Here's a more interesting implementation of multi line lambdas. It's not possible to achieve because of how python use indents as a way to structure code.
But luckily for us, indent formatting can be disabled using arrays and parenthesis.
As some already pointed out, you can write your code as such:
lambda args: (expr1, expr2,... exprN)
In theory if you're guaranteed to have evaluation from left to right it would work but you still lose values being passed from one expression to an other.
One way to achieve that which is a bit more verbose is to have
lambda args: [lambda1, lambda2, ..., lambdaN]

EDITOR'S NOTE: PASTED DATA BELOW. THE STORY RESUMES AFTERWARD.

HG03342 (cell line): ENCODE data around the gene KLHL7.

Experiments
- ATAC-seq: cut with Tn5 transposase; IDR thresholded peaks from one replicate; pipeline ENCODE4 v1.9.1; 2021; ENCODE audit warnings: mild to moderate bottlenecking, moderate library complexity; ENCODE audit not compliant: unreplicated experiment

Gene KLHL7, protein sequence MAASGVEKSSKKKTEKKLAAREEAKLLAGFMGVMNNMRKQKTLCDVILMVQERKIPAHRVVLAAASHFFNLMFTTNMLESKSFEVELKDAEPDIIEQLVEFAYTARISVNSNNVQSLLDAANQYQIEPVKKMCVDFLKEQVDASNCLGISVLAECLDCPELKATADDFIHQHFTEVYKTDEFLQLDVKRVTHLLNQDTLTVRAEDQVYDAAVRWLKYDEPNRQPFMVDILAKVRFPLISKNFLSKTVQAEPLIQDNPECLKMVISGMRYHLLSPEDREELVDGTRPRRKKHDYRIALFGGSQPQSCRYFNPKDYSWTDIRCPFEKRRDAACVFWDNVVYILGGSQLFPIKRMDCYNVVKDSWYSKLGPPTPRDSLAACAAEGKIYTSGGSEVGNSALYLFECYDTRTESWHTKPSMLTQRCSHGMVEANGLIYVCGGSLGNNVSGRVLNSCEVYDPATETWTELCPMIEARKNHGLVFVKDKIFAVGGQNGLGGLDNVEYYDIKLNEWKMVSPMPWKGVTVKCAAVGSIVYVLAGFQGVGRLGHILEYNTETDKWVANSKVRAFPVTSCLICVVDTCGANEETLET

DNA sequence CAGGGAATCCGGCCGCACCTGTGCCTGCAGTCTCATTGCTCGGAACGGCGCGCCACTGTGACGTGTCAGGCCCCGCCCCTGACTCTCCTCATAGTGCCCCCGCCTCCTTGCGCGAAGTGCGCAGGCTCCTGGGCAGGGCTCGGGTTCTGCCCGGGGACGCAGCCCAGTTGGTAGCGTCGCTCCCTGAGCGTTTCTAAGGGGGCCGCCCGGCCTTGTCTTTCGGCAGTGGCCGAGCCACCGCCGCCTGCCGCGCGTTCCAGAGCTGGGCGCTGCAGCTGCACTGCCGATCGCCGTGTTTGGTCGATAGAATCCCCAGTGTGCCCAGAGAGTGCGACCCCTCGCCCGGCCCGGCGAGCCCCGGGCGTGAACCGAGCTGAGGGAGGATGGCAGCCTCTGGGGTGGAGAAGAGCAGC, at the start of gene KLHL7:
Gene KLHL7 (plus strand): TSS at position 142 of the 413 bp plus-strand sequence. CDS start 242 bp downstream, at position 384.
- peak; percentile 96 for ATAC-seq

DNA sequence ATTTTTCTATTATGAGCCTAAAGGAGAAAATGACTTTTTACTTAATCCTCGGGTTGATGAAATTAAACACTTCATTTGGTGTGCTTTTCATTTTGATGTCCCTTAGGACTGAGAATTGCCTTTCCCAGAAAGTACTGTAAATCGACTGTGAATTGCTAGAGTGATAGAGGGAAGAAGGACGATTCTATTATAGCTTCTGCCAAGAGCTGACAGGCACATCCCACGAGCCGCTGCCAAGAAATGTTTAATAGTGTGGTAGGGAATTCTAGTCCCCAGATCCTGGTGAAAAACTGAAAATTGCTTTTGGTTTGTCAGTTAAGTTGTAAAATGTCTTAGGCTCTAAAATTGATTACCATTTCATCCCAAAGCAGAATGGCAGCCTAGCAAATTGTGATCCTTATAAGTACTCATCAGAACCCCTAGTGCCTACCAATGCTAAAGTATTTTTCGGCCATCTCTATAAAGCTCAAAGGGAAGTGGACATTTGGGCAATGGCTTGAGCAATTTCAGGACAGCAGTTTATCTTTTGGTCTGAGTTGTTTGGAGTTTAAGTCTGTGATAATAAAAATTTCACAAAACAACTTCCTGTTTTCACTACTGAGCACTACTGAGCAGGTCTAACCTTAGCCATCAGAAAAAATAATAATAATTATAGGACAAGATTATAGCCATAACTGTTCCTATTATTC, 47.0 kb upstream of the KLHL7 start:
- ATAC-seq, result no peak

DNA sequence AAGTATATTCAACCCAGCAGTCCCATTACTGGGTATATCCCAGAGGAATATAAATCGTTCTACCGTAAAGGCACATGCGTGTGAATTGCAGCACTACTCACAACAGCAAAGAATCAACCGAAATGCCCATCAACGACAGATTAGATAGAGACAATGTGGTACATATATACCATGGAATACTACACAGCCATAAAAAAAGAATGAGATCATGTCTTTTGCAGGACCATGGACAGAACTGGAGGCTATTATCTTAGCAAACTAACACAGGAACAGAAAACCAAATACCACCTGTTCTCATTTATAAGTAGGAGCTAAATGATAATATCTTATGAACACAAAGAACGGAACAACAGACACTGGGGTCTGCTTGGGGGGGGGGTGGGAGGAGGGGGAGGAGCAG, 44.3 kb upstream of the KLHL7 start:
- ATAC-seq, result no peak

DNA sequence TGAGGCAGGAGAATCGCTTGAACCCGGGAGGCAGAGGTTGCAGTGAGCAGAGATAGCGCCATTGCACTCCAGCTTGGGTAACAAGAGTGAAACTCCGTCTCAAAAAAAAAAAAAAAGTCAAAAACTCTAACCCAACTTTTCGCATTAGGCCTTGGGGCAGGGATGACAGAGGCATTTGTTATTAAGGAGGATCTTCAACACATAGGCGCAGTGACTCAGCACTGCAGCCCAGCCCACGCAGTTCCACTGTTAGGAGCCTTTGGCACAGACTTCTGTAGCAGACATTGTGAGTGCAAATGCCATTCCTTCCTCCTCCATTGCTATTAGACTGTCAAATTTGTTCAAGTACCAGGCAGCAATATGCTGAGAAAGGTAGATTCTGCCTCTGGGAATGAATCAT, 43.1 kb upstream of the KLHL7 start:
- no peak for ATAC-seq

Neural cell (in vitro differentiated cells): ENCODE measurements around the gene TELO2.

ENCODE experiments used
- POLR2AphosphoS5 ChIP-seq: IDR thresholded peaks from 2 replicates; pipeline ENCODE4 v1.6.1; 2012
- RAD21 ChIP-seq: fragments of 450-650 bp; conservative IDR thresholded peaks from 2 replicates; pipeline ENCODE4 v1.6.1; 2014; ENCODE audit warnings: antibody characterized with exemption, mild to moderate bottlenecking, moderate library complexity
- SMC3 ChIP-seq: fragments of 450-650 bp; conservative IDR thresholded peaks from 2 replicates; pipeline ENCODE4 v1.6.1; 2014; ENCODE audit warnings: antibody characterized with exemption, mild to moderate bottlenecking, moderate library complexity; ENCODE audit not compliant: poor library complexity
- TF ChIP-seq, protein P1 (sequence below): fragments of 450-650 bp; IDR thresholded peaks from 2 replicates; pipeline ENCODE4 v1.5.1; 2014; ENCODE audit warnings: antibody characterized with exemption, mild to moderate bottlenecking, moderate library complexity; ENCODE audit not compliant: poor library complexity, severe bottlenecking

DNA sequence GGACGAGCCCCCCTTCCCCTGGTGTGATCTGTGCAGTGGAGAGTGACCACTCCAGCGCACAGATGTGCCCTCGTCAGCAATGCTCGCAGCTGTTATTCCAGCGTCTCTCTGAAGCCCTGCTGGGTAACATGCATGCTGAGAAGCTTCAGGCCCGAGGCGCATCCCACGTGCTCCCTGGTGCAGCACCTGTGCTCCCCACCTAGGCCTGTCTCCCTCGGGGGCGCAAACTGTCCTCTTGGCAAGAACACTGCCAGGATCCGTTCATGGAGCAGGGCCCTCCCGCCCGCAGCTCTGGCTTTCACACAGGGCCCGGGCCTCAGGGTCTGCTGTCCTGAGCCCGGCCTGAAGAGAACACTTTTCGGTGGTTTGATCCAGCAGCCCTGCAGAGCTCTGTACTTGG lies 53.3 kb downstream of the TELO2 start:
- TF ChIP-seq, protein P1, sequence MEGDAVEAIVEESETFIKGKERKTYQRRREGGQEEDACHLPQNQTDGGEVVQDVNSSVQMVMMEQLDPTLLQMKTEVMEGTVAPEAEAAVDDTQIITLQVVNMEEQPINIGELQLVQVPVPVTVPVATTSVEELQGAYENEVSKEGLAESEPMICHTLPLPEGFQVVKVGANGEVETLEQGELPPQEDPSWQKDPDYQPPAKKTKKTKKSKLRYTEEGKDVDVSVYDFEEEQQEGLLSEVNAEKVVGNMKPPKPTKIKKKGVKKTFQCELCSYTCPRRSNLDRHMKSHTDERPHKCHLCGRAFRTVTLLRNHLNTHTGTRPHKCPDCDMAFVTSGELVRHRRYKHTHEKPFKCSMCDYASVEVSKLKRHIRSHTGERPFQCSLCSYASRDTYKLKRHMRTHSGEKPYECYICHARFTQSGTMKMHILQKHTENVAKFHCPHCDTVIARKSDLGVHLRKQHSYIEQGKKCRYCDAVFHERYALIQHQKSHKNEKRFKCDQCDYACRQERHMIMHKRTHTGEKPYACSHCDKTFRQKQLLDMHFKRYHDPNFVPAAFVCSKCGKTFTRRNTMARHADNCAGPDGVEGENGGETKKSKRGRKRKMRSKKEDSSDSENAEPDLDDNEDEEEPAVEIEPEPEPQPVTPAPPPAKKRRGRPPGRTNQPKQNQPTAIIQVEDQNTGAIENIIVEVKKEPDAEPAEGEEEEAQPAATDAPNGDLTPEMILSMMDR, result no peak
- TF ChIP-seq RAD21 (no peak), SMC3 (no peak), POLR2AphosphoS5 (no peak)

Where each lambda receives arguments from the previous one.
result = args
for func in funcs:
if not isinstance(result, tuple):
result = (result,)
result = func(*result)
This method let you write something that is a bit lisp/scheme like.
So you can write things like this:
let(lambda x, y: x+y)((1, 2))
A more complex method could be use to compute the hypotenuse
lst = [(1,2), (2,3)]
result = map(let(
lambda x, y: (x**2, y**2),
lambda x, y: (x + y) ** (1/2)
This will return a list of scalar numbers so it can be used to reduce multiple values to one.
Having that many lambda is certainly not going to be very efficient but if you're constrained it can be a good way to get something done quickly then rewrite it as an actual function later.